Short, Sweet, and in third person
Tonya Abari is a former teacher turned editor, writer, and consultant. A National Endowment of the Humanities grant-funded award recipient and Language Matters facilitator, Tonya has given worldwide workshops and lectures on strategies for teaching the writings of Toni Morrison, Richard Wright, Margaret Walker, and other writers of color. She has recently written several essays, articles, and has contributed to a vast array of educational materials for children. Notable editorial projects include: editing for the U.S. Department of Labor's grant-funded Trade and Development reports on child labor and human trafficking; developmental editing across nationally-published curricular projects and assessments; and the U.S. Department of Education's Digest of Education Statistics. An alumna of the historic Baltimore City College High School and the University of Maryland at College Park, Abari now calls Nashville home. In addition to EFA and SCBWI membership, she is currently participating in the 12x12 picture book challenge. When Tonya isn't editing or writing, she can be found reading; visiting historic sites; attempting a handstand; or in and around town with her husband and daughter, both whose names also begin with "T." Not enough details? Read more here.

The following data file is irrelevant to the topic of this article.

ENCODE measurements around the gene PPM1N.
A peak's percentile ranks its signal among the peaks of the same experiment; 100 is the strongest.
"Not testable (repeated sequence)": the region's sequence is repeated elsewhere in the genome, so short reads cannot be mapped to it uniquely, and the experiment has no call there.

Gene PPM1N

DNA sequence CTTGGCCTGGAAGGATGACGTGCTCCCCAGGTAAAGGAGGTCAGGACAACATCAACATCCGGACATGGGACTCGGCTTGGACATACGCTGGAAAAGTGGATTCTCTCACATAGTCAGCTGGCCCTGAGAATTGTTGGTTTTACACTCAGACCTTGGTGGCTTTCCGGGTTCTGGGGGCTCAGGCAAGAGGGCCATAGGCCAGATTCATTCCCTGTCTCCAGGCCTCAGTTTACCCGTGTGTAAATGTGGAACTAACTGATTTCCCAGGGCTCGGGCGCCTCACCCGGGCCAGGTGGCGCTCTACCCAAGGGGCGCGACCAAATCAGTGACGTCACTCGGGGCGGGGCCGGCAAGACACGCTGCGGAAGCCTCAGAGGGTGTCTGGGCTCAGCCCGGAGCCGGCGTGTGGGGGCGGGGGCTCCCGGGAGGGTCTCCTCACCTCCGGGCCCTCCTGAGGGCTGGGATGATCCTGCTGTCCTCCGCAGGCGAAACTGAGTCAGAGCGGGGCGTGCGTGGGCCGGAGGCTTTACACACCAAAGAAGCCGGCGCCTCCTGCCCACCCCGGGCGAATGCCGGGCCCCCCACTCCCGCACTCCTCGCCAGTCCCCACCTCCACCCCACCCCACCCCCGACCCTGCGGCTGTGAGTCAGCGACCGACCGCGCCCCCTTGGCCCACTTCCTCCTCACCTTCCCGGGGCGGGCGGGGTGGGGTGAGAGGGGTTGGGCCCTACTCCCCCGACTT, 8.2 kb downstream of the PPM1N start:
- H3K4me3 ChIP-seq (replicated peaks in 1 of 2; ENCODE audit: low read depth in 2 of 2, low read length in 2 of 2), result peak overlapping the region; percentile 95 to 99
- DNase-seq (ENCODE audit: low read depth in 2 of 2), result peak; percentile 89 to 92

In my own thoughts
Creative. Dreamer. Go-Getter. Current freelance editor, writer, and consultant. Lifelong educator; former classroom and traveling set teacher. Sprinkling editorial magic all over the place. Writer and advocate for children and teens. Authoring essays. Professional toddler wrangler. Ghostwriter. Doctoring words with care. Obsessed with ginger and fresh coconut. Aspiring green thumb. Historic landmark junkie. Responding to emails one nap at a time. A constant work in progress. One truth: laughter is the best medicine.
The More You Know...
I am a practicing minimalist. Beautiful moments mean more than material possessions.
For many years, I was both in marching and symphonic band. I played the French horn, but I really wanted to be a dancer.
I’ve appeared on a game show, a few talk shows, and a home-shopping network—all from an ever-growing bucket list.
Auditioned for Jeopardy. Thought I was a shoo-in, but didn’t make it past the initial audition round. #2020goals
Exchanged vows atop the Empire State Building in NYC on Valentine’s Day. It was breathtaking, probably because it was freezing.
Other careers I’d consider: psychologist, librarian, genealogist, archivist/historian, personal home chef, holistic wellness coach, public speaker, screenwriter, nonprofit director, doula, or astrophysicist (yup, I said astrophysicist).
I was the EIC of the Roland Park Middle School newspaper.
I’d rather read or listen to music than watch television, but Netflix…
There are no travel limitations for a book signing or a concert.
At one point, I was a part-time dance fitness instructor, appearing in several fitness DVDs. Where my multipotentialites at?
In elementary school, I participated and won several dramatic reading contests. Most of my selections came from Shel Silverstein’s Where the Sidewalk Ends.
With a broken ankle, I hobbled backstage to meet one of my favorite musicians just to discuss his forthcoming children’s book series.